In Delta Empire: Lee Wilson and the Transformation of Agriculture in the New South Jeannie Whayne employs the fascinating history of a powerful plantation owner in the Arkansas delta to recount the evolution of southern agriculture from the late nineteenth century through World War II. After his father’s death in 1870, Robert E. “Lee” Wilson inherited 400 acres of land in Mississippi County, Arkansas. Over his lifetime, he transformed that inheritance into a 50,000-acre lumber operation and cotton plantation. Early on, Wilson saw an opportunity in the swampy local terrain, which sold for as little as fifty cents an acre, to satisfy an expanding national market for Arkansas forest reserves. He also led the fundamental transformation of the landscape, involving the drainage of tens of thousands of acres of land, in order to create the vast agricultural empire he envisioned. A consummate manager, Wilson employed the tenancy and sharecropping system to his advantage while earning a reputation for fair treatment of laborers, a reputation—Whayne suggests—not entirely deserved. He cultivated a cadre of relatives and employees from whom he expected absolute devotion. Leveraging every asset during his life and often deeply in debt, Wilson saved his company from bankruptcy several times, leaving it to the next generation to successfully steer the business through the challenges of the 1930s and World War II. Delta Empire traces the transition from the labor-intensive sharecropping and tenancy system to the capital-intensive neo-plantations of the post–World War II era to the portfolio plantation model. Through Wilson’s story Whayne provides a compelling case study of strategic innovation and the changing economy of the South in the late nineteenth century.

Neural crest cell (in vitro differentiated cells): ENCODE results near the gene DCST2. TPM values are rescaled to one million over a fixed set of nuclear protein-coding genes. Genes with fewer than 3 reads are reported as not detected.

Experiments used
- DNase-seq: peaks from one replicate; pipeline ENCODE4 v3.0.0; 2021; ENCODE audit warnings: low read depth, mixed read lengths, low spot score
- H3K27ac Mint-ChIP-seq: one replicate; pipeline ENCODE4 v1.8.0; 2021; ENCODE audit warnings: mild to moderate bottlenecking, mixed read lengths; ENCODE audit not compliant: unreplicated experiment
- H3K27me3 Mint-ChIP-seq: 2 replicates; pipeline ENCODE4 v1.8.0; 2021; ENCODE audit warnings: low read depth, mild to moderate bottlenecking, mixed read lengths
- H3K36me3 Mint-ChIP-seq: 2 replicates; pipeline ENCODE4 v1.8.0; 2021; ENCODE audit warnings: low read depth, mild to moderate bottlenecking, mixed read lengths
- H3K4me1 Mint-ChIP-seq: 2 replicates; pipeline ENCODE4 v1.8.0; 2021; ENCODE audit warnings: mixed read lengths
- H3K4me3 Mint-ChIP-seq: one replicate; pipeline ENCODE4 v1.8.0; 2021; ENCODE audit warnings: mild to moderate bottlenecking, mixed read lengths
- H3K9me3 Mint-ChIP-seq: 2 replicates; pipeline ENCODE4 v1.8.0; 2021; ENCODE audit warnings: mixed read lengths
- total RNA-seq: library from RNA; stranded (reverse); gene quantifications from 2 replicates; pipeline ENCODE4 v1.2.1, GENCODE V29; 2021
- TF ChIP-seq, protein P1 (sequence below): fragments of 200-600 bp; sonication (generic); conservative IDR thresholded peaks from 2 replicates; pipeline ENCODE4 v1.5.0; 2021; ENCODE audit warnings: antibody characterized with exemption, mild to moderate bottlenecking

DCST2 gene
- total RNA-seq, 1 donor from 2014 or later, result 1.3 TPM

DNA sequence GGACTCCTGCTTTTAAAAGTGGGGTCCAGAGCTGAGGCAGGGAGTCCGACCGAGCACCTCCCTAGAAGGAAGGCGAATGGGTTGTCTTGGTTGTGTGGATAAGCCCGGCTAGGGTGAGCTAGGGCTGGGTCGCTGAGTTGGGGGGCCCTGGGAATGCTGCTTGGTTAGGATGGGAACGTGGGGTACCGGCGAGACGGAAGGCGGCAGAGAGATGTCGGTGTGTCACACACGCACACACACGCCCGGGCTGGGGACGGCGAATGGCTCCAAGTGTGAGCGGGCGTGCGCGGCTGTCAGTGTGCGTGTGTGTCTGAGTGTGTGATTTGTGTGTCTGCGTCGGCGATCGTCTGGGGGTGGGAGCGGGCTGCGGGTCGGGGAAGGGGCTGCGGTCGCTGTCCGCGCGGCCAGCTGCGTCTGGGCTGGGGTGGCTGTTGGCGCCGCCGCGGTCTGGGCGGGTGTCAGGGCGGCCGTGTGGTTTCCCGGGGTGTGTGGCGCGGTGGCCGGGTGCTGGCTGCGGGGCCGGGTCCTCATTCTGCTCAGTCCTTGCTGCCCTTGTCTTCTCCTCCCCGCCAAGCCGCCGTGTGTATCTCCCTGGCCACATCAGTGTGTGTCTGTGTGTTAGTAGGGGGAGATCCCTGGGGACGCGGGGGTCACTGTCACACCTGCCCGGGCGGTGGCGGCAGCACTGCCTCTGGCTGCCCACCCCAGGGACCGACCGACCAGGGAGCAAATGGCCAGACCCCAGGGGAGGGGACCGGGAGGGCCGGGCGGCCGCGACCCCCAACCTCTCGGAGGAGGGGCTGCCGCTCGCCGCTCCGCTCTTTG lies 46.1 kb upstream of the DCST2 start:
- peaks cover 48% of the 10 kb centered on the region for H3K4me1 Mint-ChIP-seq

Now back in print, Joseph Wood Krutch’s Burroughs Award–winning The Desert Year is as beautiful as it is philosophically profound. Although Krutch—often called the Cactus Walden—came to the desert relatively late in his life, his curiosity and delight in his surroundings abound throughout The Desert Year, whether he is marveling at the majesty of the endless dry sea, at flowers carpeting the desert floor, or at the unexpected appearance of an army of frogs after a heavy rain.
Krutch’s trenchant observations about life prospering in the hostile environment of Arizona’s Sonoran Desert turn to weighty questions about humanity and the precariousness of our existence, putting lie to Western denials of mind in the “lower” forms of life: “Let us not say that this animal or even this plant has ‘become adapted’ to desert conditions. Let us say rather that they have all shown courage and ingenuity in making the best of the world as they found it. And let us remember that if to use such terms in connection with them is a fallacy then it can only be somewhat less a fallacy to use the same terms in connection with ourselves.”
This edition contains 33 exacting drawings by noted illustrator Rudolf Freund. Closely tied to Krutch’s uncluttered text, the drawings tell a story of ineffable beauty.